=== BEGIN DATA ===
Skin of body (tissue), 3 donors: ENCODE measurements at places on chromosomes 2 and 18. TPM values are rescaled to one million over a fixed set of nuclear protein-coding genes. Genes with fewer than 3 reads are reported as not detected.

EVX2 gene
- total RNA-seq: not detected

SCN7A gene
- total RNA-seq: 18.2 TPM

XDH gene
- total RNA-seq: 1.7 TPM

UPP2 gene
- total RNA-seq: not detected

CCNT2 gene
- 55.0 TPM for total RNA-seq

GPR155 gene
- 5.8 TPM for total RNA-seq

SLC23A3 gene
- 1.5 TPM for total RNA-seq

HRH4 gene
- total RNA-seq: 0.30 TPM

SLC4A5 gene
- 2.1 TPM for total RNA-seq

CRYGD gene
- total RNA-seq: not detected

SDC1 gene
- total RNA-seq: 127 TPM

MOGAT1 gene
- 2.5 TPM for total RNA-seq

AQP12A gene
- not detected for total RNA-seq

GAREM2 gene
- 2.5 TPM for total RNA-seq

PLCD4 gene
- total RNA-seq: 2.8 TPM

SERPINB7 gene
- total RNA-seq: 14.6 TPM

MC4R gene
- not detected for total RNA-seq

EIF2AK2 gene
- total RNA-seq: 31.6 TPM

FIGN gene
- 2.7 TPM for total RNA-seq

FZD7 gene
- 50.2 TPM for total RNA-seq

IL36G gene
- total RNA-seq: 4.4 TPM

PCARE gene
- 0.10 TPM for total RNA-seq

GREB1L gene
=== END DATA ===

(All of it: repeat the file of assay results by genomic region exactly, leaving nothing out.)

Skin of body (tissue), 3 donors: ENCODE measurements at places on chromosomes 2 and 18. TPM values are rescaled to one million over a fixed set of nuclear protein-coding genes. Genes with fewer than 3 reads are reported as not detected.

EVX2 gene
- total RNA-seq: not detected

SCN7A gene
- total RNA-seq: 18.2 TPM

XDH gene
- total RNA-seq: 1.7 TPM

UPP2 gene
- total RNA-seq: not detected

CCNT2 gene
- 55.0 TPM for total RNA-seq

GPR155 gene
- 5.8 TPM for total RNA-seq

SLC23A3 gene
- 1.5 TPM for total RNA-seq

HRH4 gene
- total RNA-seq: 0.30 TPM

SLC4A5 gene
- 2.1 TPM for total RNA-seq

CRYGD gene
- total RNA-seq: not detected

SDC1 gene
- total RNA-seq: 127 TPM

MOGAT1 gene
- 2.5 TPM for total RNA-seq

AQP12A gene
- not detected for total RNA-seq

GAREM2 gene
- 2.5 TPM for total RNA-seq

PLCD4 gene
- total RNA-seq: 2.8 TPM

SERPINB7 gene
- total RNA-seq: 14.6 TPM

MC4R gene
- not detected for total RNA-seq

EIF2AK2 gene
- total RNA-seq: 31.6 TPM

FIGN gene
- 2.7 TPM for total RNA-seq

FZD7 gene
- 50.2 TPM for total RNA-seq

IL36G gene
- total RNA-seq: 4.4 TPM

PCARE gene
- 0.10 TPM for total RNA-seq

GREB1L gene